# Arduino based boost converter

Trying to build arduino based boost converter, The problem is, I have many coils but have no idea what their uh value is, some small ones have numbers on them,

If I use what appears to be a 100uh (by comparing it with 100uh coil images online) and it turns out to be a different value, what will be its impact on the performance or other factors, Can I go with the biggest one I have? Do I need to test their inductance(?) first?

fixed mh to uh

• Not sure, but if you are looking to drive indictors with an Arduino's software, you will also need to understand core saturation, as well. But I don't know exactly what you intend, either. So this is just a caution.
– jonk
Sep 22, 2020 at 12:55
• @jonk good point but i don't know anything about it, mind explaining what could go wrong if I ignore core saturation?
– asim
Sep 22, 2020 at 13:39

If I use what appears to be a 100mh (by comparing it with 100mh coil images online) and it turns out to be a different value, what will be its impact on the performance or other factors

You'll probably find that 100 mH is far too much for most applications but, you never said what application it is so maybe it's secret.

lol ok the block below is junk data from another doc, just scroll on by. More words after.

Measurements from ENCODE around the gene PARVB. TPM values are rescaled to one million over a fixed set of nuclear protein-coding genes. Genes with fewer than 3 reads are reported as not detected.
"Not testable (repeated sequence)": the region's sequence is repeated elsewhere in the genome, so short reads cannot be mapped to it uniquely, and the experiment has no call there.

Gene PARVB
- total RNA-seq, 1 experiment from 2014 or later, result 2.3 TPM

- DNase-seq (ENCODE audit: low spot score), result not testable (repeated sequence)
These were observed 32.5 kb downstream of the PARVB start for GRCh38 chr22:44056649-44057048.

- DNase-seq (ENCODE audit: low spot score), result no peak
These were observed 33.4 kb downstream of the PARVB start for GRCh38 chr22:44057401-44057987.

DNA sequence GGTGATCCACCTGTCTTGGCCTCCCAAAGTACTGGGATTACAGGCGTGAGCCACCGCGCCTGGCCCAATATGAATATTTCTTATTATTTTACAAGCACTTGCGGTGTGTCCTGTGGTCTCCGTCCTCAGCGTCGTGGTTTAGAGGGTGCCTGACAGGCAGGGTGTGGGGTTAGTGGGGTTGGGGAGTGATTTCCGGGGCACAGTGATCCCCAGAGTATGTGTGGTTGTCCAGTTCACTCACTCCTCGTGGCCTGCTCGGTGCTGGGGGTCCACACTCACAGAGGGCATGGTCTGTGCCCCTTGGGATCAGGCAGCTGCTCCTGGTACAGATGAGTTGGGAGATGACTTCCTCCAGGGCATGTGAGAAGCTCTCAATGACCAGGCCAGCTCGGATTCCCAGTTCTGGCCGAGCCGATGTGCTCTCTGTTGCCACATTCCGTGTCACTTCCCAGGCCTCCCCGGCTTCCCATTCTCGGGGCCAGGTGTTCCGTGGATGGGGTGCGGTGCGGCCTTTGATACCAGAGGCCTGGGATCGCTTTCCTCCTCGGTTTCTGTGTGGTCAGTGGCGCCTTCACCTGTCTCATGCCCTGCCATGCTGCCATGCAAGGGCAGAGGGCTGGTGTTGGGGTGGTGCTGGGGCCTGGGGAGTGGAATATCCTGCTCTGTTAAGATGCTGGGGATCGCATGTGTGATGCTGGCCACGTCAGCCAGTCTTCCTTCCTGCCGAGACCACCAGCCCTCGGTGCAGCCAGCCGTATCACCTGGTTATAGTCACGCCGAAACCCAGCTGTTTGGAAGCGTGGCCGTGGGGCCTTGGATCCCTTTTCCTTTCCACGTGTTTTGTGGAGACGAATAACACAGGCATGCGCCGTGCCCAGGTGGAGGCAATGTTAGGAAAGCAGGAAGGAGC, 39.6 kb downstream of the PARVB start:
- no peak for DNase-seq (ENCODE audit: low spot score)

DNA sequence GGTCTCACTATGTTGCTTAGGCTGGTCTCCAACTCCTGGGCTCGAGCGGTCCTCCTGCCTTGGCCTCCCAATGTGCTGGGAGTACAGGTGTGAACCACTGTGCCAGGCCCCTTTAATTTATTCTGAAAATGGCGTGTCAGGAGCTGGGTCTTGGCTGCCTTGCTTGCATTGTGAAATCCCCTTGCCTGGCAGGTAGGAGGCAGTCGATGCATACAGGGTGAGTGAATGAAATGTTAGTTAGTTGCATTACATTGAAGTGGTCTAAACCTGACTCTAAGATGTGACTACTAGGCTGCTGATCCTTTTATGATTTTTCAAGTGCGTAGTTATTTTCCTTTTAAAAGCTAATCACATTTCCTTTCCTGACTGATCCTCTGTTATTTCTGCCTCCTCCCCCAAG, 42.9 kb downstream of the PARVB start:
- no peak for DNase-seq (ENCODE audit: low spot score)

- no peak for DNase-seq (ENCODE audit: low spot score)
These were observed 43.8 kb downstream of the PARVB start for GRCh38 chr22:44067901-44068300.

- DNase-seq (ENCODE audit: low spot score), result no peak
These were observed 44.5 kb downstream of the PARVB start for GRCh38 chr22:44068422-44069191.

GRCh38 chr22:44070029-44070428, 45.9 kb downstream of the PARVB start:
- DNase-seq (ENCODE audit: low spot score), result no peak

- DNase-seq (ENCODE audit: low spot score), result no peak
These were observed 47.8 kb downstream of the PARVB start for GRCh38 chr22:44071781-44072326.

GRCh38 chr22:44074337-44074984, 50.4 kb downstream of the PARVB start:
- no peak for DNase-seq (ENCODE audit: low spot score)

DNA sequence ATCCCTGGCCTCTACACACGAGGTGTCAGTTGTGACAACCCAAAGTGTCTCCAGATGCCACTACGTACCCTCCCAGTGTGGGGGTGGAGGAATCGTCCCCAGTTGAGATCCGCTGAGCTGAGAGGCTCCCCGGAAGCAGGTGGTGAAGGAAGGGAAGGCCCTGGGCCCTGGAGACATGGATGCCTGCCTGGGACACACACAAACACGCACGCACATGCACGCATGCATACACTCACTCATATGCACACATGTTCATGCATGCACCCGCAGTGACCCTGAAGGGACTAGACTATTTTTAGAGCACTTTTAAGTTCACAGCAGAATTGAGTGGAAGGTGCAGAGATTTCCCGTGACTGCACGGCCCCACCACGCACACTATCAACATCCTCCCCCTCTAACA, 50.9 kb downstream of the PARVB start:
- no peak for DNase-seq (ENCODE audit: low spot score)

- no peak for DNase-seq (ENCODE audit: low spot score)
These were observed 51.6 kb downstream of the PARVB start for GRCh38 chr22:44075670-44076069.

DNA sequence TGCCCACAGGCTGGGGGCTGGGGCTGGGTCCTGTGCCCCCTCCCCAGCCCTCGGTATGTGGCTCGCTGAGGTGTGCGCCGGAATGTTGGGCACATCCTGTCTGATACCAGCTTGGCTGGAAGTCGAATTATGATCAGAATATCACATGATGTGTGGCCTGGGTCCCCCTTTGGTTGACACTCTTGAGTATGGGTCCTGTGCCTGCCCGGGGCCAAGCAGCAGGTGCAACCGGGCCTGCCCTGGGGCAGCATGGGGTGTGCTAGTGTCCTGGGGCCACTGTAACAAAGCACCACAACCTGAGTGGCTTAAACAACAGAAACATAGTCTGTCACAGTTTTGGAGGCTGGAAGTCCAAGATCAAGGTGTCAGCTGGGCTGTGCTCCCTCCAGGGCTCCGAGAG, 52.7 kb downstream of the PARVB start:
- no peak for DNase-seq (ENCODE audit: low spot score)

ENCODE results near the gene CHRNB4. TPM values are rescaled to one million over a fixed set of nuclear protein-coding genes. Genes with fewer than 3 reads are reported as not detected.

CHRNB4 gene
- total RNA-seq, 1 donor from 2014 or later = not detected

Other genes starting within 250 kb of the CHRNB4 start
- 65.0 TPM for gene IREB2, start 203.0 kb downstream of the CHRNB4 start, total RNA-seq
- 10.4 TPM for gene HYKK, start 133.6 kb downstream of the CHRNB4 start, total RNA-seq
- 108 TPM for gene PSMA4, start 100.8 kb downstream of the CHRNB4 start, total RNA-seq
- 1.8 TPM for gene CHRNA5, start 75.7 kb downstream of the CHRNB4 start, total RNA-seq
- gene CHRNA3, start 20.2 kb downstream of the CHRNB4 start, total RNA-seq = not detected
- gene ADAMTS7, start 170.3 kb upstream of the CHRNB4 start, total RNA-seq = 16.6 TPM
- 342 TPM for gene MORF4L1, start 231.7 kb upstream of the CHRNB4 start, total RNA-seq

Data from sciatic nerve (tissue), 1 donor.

I'd try it on a dummy representative load so that there is no chance you'll overstress something that is important. You will need to test it on load because it is the load that soaks up the energy liberated from the inductor. An open-circuit load means energy liberated continues to grow the capacitor voltage until something turns to smoke.

Try an online calculator to test things out: -

If you enter values for Vin, Vout, inductance, load resistance and operating frequency you can see how the inductor current peaks up and whether you will operate in DCM (light loads) or CCM (heavier loads). Try a few different inductor values to see if 100 mH suits your application.

• Thanks that helps but, what factor decides if inductor value is suitable or not
– asim
Sep 22, 2020 at 13:50
• If you used the calculator and plugged in values for what you are trying to run at (Vin, Vout, Rload and frequency), you'll see that using an inductor of 100 mH will probably work best if your operating frequency is a few tens of hertz. Because you haven't told me those things I can't be more specific. Sep 22, 2020 at 13:55
• I need to drive dc motor with a resistance of 10ohm, Vin is going to be from 3.7 upto 5v(mostly 5v), Vout will vary from 10v to 20v and sorry I have no idea what frequencies my esp8266 will be capable of, I do have arduino uno and esp32 too but plan to use esp8266 and i don't know what frequency i actually need, 100mh for coil is what i saw in a project online
– asim
Sep 22, 2020 at 14:06
• Seriously, you should go back to that online project and double check that they didn't mean micro henries (rather than milli henries). 100 μH is suitable for operating at 1 kHz with your sort of requirements. Sep 22, 2020 at 14:17
• Wow, can't believe i wrote mh instead of uh, a stupid mistake on my part
– asim
Sep 22, 2020 at 14:22